Much is being made on the Poetry Foundation blog (Harriet) over issues of sexism, fairness, marginalization etc. within both mainstream and "avant-garde" sectors of Poetry World. Lots of articulate braininess and high-octane critical thinking on full display.

As somebody writing on the extreme margins of the Marginal, I am sceptical, perhaps cynical about all this right & righteous thinking. I recognize that cynicism/curmudgeonliness is a self-defeating vicious circle (see Edmund Wilson's essay on Ben Jonson's "anal" personality, for a classic diagnosis of this feature of po-biz).

Nevertheless I can't help thinking that this is one of those areas where the path of good intentions leads straight to, etc. Everything gets over-complicated (like most of our popular technology these days) when sociological analysis or a demand for justice tries to take people's snobbery & pecking-orders and scheming ambitions & self-interest - as a whole - to the cleaners.

I guess my feeling is that these crummy behaviors will always be with us. And it's part of the miracle & glory of the aesthetic experience itself to trump them all, without all the well-meant tinkering and interventions. Aesthetic response relies solely on personal and public taste. The art that pleases, informs and enlightens is the art that wins out in the end - because it's what people are looking for.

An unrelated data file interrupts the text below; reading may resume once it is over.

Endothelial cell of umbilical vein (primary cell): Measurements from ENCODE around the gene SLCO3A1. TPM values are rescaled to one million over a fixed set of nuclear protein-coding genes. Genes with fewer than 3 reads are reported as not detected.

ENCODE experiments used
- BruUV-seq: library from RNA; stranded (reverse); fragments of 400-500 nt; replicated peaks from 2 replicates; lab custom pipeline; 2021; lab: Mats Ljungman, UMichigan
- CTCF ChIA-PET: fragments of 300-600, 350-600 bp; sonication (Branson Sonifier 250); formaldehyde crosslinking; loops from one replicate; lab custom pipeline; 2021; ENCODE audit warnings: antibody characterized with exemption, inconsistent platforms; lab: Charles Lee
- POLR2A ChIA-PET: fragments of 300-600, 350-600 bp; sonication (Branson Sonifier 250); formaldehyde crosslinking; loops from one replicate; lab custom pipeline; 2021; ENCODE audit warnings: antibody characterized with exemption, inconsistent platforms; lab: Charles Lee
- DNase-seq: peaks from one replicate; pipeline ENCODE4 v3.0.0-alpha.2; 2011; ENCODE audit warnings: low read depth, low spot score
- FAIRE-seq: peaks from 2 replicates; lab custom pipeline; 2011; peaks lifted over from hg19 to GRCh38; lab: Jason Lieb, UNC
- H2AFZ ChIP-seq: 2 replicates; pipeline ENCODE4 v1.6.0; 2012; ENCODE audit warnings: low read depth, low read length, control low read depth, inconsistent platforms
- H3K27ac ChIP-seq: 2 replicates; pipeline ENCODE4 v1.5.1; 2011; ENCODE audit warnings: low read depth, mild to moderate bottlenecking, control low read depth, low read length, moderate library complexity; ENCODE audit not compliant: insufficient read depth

This is just another way of saying that I have a great deal of naive faith in aesthetic detachment; the ordinary reader; the unknown interlocutor. Without that primary relationship between artist, art and audience - why bother with all those other games, all that social engineering? We have to have a baseline of trust that editors and publishers also have some dim sense of the basic aesthetic experience and encounter - and know how to capitalize on it, for better & worse.

No comments: